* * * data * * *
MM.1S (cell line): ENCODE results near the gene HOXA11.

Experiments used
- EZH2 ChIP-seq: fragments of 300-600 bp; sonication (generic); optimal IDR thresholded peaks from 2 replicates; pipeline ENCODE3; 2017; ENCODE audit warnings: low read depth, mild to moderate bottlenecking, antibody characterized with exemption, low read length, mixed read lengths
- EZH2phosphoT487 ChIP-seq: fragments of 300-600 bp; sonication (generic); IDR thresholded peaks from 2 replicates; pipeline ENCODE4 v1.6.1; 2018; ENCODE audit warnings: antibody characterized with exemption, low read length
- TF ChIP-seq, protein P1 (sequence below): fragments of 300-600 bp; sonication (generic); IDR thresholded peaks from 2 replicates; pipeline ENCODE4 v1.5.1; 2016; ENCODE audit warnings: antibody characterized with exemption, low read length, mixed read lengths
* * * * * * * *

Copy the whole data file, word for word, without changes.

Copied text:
MM.1S (cell line): ENCODE results near the gene HOXA11.

Experiments used
- EZH2 ChIP-seq: fragments of 300-600 bp; sonication (generic); optimal IDR thresholded peaks from 2 replicates; pipeline ENCODE3; 2017; ENCODE audit warnings: low read depth, mild to moderate bottlenecking, antibody characterized with exemption, low read length, mixed read lengths
- EZH2phosphoT487 ChIP-seq: fragments of 300-600 bp; sonication (generic); IDR thresholded peaks from 2 replicates; pipeline ENCODE4 v1.6.1; 2018; ENCODE audit warnings: antibody characterized with exemption, low read length
- TF ChIP-seq, protein P1 (sequence below): fragments of 300-600 bp; sonication (generic); IDR thresholded peaks from 2 replicates; pipeline ENCODE4 v1.5.1; 2016; ENCODE audit warnings: antibody characterized with exemption, low read length, mixed read lengths